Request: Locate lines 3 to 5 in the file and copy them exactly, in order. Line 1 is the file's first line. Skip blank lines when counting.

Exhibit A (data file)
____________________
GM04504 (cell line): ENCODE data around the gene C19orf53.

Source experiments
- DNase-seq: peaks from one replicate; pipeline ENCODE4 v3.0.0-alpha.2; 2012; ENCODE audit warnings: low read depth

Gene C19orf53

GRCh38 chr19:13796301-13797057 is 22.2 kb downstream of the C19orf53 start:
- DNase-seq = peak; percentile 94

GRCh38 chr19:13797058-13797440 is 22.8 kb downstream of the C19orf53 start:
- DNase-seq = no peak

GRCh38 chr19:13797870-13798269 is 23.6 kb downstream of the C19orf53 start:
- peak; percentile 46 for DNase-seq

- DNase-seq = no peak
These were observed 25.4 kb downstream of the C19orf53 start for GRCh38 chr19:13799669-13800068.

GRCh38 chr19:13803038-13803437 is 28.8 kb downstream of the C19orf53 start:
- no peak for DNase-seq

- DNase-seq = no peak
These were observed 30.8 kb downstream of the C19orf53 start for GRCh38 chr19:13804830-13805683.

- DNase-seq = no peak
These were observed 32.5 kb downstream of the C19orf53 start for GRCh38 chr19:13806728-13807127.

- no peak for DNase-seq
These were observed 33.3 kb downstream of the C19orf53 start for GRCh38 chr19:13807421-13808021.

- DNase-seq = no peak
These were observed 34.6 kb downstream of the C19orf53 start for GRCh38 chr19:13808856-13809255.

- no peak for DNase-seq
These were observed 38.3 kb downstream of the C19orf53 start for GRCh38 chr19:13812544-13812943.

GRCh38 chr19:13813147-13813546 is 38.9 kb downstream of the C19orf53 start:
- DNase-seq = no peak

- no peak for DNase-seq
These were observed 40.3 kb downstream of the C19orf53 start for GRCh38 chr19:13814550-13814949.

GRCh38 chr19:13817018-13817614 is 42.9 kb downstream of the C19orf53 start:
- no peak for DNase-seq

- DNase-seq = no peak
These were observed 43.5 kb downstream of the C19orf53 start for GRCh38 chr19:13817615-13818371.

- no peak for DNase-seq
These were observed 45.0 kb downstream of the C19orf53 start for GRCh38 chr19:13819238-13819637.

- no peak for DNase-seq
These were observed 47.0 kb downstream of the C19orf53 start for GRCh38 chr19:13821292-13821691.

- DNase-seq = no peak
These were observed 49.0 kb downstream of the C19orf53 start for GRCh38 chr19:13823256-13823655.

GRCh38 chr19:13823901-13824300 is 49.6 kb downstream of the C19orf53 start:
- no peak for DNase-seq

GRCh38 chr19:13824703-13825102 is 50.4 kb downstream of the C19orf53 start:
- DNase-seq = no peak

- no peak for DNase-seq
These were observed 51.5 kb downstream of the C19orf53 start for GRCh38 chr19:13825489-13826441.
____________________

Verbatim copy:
- DNase-seq: peaks from one replicate; pipeline ENCODE4 v3.0.0-alpha.2; 2012; ENCODE audit warnings: low read depth

Gene C19orf53

GRCh38 chr19:13796301-13797057 is 22.2 kb downstream of the C19orf53 start: